On 14thJuly we celebrate “Shark Awareness Day” – one of these “days of the year” that emerge from social media and either disappear without trace or gather steam year-on-year. Luckily, Shark Awareness Day, dedicated to “promoting a more positive image of sharks”, appears to be falling into the second group.
The question is why do we need a day to promote a positive view of a group of animals that form an essential part of our natural world? It’s because they’re sharks…and the word “shark” comes with baggage.
In the past month, the British press got itself in a froth over the appearance of a Blue Shark near a Magaluf beach while, hot on its heels, another story claiming “new evidence” of a Great White “hunting” in British seas, did an incredible job of turning nothing into something.
Sharks get a bad rap in the press because sensational, fear-based stories sell papers but, as we have seen from recent political events, the print media is not always at the cutting edge of public opinion. If you had the time to compare shark stories on social media with those in the papers, I think you might find a different balance of attitudes. There are plenty of positive stories about sharks away from the red tops and the audience is growing – hence the growing appeal of Shark Awareness Day,
However, we must be wary of the “echo chamber”. There is little value in a situation where people (who like sharks) spend a day telling other people (who like sharks) why they like sharks.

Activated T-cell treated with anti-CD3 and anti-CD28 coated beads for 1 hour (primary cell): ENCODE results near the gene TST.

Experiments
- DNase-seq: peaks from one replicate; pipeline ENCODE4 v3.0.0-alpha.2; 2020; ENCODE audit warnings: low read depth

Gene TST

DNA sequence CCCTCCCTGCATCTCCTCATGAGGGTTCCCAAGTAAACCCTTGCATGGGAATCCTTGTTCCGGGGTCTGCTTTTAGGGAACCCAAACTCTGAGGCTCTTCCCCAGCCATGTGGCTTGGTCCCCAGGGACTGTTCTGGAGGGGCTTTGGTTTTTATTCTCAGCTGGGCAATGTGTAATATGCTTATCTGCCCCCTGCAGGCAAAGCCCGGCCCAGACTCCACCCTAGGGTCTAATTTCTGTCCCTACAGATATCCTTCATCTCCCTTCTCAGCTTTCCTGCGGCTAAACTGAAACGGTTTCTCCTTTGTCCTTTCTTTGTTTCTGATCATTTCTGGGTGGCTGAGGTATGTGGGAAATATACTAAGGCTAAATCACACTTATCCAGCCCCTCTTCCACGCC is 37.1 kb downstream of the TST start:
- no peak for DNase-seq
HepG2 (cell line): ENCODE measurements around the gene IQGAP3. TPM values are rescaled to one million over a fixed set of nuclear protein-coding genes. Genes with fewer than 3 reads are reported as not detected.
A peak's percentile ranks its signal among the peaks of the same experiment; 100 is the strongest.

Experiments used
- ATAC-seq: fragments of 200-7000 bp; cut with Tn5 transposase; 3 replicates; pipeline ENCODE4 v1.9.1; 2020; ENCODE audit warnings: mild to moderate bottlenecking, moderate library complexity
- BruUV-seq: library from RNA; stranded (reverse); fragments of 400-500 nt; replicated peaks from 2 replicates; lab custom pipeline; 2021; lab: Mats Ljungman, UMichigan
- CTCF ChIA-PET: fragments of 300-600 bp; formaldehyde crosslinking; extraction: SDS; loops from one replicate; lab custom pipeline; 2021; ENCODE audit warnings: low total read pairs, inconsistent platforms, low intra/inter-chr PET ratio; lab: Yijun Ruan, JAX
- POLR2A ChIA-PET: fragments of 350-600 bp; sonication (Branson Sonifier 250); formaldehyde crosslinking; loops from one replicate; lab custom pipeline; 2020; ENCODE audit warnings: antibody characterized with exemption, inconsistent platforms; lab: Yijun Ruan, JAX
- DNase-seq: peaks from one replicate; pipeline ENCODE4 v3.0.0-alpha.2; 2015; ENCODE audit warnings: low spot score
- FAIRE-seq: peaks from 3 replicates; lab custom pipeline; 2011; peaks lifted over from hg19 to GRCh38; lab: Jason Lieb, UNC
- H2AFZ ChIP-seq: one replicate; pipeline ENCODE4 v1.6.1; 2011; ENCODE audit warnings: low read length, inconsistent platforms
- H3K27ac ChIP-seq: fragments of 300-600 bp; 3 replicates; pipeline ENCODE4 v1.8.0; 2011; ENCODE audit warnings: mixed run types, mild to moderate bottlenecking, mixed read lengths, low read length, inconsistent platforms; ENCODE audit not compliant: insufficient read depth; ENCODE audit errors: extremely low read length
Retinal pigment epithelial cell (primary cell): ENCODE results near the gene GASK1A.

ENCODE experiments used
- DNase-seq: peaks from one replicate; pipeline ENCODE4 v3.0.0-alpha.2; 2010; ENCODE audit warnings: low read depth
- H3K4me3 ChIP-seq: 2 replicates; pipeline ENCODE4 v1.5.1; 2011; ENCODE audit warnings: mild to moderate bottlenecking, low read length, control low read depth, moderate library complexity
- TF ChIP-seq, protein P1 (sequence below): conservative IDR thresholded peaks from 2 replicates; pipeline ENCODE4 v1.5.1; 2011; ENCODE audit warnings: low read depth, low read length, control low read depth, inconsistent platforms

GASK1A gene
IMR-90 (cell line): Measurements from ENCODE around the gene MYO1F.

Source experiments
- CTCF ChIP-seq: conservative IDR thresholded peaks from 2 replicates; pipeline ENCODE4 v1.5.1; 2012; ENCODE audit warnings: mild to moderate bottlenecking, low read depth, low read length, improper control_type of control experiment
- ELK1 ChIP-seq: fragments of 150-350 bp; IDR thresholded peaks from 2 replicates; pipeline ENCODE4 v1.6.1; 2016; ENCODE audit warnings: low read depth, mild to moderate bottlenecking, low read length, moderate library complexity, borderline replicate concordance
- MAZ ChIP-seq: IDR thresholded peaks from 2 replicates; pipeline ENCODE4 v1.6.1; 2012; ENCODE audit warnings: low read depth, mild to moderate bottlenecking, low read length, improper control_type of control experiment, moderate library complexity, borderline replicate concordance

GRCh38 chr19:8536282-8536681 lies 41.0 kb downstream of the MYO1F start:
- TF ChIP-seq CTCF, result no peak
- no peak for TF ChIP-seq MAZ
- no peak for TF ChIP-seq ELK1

Shark Awareness Day should go further – it’s not about “awareness”, it’s about “action”. While most of us can’t change the world on our own, collective action can have powerful impacts. Whether you decide to raise a bit of money, to join a group, to sign a petition or to participate in a citizen science project, every small action will make a difference for the future of sharks.
This Shark Awareness Day, the Shark Trust is promoting its No Limits? campaign to end the uncontrolled fishing of the Shortfin Mako in the Atlantic. This is a highly vulnerable shark, yet solutions for safeguarding its future are within our grasp.
So, if you’re interested in sharks, and you must be if you’ve read this far, please help us make 14th July a day of action for sharks as well as a day of awareness.
Visit www.sharktrust.org and click on “get involved” for more ways that you can help sharks.